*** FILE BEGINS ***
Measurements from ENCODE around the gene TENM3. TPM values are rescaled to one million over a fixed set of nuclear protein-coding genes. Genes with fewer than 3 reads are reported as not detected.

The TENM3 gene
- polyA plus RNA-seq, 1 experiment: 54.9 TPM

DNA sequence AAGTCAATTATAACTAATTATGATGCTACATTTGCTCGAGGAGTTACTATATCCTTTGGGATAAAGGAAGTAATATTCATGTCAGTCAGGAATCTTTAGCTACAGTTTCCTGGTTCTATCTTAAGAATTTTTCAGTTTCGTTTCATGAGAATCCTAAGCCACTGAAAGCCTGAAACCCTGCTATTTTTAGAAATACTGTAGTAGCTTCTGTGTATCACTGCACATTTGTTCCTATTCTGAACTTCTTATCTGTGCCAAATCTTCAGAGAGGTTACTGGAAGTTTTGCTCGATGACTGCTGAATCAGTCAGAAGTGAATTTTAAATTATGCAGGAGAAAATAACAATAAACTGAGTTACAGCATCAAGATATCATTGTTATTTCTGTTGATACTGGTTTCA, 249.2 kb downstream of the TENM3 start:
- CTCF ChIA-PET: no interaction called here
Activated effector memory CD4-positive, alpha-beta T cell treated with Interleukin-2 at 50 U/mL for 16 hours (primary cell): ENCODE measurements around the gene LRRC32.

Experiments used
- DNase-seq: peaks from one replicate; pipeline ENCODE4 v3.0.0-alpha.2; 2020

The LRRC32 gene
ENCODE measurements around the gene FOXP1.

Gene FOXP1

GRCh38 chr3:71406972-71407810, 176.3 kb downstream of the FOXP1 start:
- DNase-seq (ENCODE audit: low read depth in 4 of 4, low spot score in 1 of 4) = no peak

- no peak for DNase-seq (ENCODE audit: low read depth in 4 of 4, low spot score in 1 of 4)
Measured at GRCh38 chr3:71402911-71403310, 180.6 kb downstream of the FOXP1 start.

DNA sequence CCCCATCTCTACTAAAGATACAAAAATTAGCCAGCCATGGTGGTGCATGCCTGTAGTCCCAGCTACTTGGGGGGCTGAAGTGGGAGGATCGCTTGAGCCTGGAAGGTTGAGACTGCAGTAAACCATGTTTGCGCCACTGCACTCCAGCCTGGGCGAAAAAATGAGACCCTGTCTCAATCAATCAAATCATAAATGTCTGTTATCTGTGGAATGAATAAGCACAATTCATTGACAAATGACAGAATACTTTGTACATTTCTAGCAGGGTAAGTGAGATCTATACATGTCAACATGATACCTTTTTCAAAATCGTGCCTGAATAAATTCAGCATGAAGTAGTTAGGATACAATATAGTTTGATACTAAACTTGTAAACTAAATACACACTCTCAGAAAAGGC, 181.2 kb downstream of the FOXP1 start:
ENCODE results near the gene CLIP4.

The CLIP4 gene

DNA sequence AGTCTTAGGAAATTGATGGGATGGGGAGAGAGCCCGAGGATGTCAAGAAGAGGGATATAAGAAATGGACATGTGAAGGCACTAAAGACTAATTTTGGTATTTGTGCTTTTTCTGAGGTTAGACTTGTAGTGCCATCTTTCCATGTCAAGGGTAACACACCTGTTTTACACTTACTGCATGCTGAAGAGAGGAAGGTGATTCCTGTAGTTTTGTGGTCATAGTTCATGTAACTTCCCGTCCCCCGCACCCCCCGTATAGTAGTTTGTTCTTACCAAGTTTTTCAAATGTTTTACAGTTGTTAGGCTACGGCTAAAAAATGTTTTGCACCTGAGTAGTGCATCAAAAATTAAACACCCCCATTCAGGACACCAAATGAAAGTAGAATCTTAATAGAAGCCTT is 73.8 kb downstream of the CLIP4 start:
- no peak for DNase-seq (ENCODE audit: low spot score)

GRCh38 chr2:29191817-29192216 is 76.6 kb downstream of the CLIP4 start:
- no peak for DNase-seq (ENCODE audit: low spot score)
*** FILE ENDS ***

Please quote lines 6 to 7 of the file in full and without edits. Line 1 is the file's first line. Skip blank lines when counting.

Activated effector memory CD4-positive, alpha-beta T cell treated with Interleukin-2 at 50 U/mL for 16 hours (primary cell): ENCODE measurements around the gene LRRC32.

Experiments used